Ipswich in the Civil Warwar

Ipswich in the Civil War

Featured image:  Ipswich men boarding a train at the Ipswich Depot, on their way to the Civil War, as described by Thomas Franklin Waters:

“The citizens of Ipswich assembled in the Town Hall evening of April 22. Stirring speeches were made by leading citizens, the pastors of the churches, and by Dr. D.S. Allen of Hamilton, who roused great enthusiasm when he declared, “If I could not defend the flag in the hour of country’s peril, I would bite the dust.” The call for volunteers and for funds to equip them and provide for their families met with a prompt and enthusiastic response.

After a brief period of drilling in the Town Hall, the Ipswich Company, called the “Heard Guards” in recognition of the generous support of Augustine Heard, Esq. left town on June 24, 1861. A great number of citizens assembled in the depot to cheer the departing soldiers and General James Appleton, who had been prominent in military affairs all his life, made a patriotic speech.”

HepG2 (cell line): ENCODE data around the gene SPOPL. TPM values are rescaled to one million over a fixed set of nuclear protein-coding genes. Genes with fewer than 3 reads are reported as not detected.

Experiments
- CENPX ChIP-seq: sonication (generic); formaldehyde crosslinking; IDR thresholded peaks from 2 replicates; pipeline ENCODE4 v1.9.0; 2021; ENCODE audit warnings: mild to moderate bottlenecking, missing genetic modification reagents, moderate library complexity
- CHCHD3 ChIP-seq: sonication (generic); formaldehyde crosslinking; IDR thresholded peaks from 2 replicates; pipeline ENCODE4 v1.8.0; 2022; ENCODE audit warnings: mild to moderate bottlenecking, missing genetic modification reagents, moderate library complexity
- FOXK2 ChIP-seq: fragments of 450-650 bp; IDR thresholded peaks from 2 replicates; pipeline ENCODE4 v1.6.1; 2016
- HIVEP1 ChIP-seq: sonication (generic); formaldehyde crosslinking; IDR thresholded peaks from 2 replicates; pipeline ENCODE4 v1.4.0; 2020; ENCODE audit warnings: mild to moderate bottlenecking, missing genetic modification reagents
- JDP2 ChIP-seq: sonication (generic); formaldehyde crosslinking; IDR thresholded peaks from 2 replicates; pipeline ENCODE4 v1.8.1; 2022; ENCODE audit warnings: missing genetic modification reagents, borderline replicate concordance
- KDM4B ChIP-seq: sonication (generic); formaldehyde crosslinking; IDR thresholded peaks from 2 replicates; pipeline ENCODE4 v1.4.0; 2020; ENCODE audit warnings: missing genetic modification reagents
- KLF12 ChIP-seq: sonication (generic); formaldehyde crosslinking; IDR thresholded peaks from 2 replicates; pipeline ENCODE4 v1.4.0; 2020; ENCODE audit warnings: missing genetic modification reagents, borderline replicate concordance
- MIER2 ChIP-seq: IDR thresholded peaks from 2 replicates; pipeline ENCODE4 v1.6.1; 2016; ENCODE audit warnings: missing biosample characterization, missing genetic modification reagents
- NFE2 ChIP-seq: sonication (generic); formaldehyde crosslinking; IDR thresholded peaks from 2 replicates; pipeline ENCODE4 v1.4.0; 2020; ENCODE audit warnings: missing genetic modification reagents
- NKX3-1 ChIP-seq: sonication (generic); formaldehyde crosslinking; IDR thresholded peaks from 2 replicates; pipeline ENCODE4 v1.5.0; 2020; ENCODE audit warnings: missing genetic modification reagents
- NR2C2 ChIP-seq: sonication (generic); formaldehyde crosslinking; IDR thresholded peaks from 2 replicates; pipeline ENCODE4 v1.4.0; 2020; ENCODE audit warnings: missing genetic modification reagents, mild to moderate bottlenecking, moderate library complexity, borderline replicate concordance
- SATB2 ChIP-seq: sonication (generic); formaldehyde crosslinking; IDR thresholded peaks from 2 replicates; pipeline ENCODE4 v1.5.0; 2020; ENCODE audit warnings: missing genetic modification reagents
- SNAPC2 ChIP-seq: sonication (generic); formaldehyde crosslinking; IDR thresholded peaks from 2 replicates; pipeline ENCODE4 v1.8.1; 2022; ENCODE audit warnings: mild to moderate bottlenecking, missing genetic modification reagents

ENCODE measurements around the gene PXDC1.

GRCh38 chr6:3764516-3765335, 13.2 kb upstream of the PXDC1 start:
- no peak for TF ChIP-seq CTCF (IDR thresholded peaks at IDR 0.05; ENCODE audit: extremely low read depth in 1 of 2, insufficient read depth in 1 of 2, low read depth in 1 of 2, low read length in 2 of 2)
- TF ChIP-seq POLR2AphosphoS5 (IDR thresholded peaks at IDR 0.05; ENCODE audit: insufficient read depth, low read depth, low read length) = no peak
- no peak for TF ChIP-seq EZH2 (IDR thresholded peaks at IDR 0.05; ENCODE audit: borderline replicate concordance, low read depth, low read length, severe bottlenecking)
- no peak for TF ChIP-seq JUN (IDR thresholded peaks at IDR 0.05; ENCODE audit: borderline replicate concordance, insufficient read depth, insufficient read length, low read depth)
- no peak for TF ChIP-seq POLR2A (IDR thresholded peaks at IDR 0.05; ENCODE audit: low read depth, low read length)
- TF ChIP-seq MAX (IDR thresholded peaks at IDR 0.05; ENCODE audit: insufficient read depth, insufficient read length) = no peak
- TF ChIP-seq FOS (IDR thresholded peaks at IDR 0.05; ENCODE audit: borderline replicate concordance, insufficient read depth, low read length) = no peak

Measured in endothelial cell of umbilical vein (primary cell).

Ipswich in the Civil War

Edited by Scott A. Jewell, Copyright 2012 by the Ipswich Museum. The following is an excerpt from the introduction:

It has been over ninety years since the last time a historian has written and published information on the involvement of Ipswich, Massachusetts in the American Civil War. There is a story that has been lost over the years that needs to be told.

Four-hundred-sixty-two men who lived in Ipswich before, during or after the war served in the military. Sixty of these men died during the Civil War, twenty-five were killed in action and thirty-five died of disease. Seventy-five men were wounded, ten deserted, eighteen were captured and seven of those died in prison. Ninety-two men were discharged for disability, which means they were not able to perform their duties as a soldier due to wounds or illness.

The aim of Ipswich in the Civil War is to continue Thomas Franklin Waters and Luther Wait’s work and be a bridge for some future scholar who would like to learn more about Ipswich and the Civil War. This book has been mostly compiled of excerpts from books written by the veterans of the Civil War whether regimental histories, personal war sketches, official reports, letters sent home and local history.

Download the entire book: Ipswich in the Civil War (149 pages, PDF)


Ipswich soldiers and veterans posing for a photograph on South Main St. The Choate Bridge is directly behind them


The James Appleton Post, reunion of Civil War Veterans, circa 1900.

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